Let's start with Hard Red Winter Wheat. Sometimes a picture (or chart) is worth more than words.
In the midst of weakness in Corn and Soybeans, Wheat is stronger, having posted a 3 Year High of $5.98'6 just 5 days ago on August 7th.
Like Corn and Beans in July, Wheat futures were also impacted by geopolitical risk/trade wars; however, the fundamentals driving the Wheat markets cannot be ignored.
- US All Wheat Production down 4 mbu at 1,877 million bu.
- Food use in the US is up 5 mbu to 970 million bu.
- World Wheat Production down to 729 from 758 MMT YA, due to lower production in Europe
- World Wheat Ending Stocks at 258.96 MMT (down ~2 MMT from Last Month)
With a recent rally in FH August (unlike Corn and Beans) taking Wheat to 3 year highs, Wheat farmers might consider selling some of both old crop and new crop.
The base price discovery period on Crop Insurance for Wheat is Aug15-Sept14 and with prices generally higher than last year, (especially in relationship to Corn and Beans) we should see more Wheat acres next year for the 1st time since 2014. If we do see an increase in Wheat acres this Fall, the battle for acreage this Spring between Corn and Beans will be interesting.
Corn and Soybeans will have yield increases above expectations for the 4th consecutive year. It may take some time for the futures markets to bounce back. Right now, the ratio between December '19 Corn and November '19 Soybeans is ~2.25:1. In my opinion, if Spring of '19 planting season were upon us now, one might see more Corn Acres planted than Soybeans due to a $4.00 Dec '19 Corn Futures and a more stable demand base in the U.S. with Ethanol and Feed Demand; however, Soybeans are a huge Wild Card. If Trump makes progress in trade negotiations with China, the markets will react favorably led by Soybeans.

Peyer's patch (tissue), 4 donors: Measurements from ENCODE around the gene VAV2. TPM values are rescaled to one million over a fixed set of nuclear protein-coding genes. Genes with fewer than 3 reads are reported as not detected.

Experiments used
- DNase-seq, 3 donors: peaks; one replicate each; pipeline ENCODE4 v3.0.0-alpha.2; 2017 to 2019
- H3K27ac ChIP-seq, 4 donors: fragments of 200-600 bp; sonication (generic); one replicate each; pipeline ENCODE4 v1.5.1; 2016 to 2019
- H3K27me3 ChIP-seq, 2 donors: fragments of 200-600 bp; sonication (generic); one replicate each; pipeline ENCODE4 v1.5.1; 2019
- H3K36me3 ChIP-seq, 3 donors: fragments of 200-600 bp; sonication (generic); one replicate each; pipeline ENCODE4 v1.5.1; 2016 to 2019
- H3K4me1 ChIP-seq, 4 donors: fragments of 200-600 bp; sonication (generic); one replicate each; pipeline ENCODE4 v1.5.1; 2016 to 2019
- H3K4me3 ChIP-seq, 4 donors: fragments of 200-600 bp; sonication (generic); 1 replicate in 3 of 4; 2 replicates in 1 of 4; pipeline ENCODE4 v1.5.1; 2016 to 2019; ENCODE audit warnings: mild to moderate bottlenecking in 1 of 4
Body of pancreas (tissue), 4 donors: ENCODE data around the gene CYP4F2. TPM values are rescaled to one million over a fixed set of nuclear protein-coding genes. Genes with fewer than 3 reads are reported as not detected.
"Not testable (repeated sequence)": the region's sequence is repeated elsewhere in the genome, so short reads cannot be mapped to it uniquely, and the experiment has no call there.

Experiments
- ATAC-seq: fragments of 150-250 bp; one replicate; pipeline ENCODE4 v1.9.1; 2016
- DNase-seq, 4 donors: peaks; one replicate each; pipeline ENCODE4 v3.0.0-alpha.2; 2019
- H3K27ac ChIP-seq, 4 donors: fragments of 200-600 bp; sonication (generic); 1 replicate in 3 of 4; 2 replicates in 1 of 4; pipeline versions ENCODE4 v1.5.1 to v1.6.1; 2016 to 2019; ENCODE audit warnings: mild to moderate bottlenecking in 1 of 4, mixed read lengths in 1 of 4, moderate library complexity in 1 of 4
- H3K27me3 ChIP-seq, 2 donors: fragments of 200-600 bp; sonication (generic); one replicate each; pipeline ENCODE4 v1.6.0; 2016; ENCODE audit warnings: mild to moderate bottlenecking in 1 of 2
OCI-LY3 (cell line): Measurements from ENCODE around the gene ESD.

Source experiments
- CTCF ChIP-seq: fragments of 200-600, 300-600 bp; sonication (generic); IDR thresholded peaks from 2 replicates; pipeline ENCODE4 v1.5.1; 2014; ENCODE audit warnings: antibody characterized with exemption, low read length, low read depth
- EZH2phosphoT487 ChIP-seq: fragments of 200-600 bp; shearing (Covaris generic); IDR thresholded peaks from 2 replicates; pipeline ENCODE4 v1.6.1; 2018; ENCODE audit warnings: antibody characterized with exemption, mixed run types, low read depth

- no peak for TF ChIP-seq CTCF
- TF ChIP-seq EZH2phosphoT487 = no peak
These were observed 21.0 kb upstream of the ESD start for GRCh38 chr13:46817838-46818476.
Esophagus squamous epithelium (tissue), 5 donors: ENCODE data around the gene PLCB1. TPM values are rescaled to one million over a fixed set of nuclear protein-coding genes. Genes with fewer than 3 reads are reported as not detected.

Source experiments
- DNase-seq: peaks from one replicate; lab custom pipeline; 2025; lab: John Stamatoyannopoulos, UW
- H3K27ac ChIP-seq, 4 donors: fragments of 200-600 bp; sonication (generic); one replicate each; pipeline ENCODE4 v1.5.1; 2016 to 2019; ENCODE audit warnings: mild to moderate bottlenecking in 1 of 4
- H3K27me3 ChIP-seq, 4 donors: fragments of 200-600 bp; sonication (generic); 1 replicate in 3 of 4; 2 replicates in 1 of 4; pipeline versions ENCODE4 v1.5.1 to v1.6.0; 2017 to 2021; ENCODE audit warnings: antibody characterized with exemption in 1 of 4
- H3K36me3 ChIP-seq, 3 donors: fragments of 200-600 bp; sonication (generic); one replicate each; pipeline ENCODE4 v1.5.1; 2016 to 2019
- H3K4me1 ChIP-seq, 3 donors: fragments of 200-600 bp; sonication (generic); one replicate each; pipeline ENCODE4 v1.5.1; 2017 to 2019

If you are storing Wheat or intend to plant Wheat, be agile and disciplined in marketing as the market is demanding attention right now. With Corn, there will be opportunities ahead, but weather today is less of a factor than it was three to four weeks ago, and without news of a successful trade negotiation, the corn market may chop sideways through harvest until the January Crop Report of 2019. I suspect rotations will still impact planting decisions on Soybeans more than the Corn:Soybean price ratio, but one can never underestimate the power of the "stroke of a government pen", especially when the growth story of China's demand for Soybeans continues, only with a tariff for the time being.
Check out Gavilon's Producers' Edge program to market a portion of your grain. I hope you have a safe and bountiful harvest!
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